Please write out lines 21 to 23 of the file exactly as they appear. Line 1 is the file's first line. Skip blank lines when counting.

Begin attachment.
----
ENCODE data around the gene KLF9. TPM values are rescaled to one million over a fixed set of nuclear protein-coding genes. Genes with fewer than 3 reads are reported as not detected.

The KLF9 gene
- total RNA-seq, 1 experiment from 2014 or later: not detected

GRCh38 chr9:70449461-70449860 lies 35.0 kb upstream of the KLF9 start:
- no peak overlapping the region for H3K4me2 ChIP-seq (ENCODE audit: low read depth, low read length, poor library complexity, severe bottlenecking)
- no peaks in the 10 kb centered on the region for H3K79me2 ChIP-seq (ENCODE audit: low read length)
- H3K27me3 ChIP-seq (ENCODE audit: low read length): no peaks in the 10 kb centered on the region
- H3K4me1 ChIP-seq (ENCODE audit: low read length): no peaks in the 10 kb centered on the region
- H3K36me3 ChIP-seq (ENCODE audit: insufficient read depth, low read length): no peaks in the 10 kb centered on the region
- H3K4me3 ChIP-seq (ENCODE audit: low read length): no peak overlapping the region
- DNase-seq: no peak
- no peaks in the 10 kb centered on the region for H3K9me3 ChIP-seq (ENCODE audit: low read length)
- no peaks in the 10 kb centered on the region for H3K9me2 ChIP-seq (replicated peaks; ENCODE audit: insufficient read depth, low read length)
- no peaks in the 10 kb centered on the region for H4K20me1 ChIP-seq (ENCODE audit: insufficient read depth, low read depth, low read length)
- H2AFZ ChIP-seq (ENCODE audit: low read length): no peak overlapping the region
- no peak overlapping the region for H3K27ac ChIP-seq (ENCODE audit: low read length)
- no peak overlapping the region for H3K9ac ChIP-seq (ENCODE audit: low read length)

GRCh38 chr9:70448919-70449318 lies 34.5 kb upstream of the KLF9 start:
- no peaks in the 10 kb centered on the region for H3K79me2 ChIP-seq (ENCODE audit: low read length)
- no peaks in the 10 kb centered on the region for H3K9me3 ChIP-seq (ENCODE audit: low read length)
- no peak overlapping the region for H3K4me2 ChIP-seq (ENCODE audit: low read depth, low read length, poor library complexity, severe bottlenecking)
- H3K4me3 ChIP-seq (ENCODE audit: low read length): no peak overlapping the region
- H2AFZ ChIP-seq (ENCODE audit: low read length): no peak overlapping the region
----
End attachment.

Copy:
- no peak overlapping the region for H3K4me2 ChIP-seq (ENCODE audit: low read depth, low read length, poor library complexity, severe bottlenecking)
- H3K4me3 ChIP-seq (ENCODE audit: low read length): no peak overlapping the region
- H2AFZ ChIP-seq (ENCODE audit: low read length): no peak overlapping the region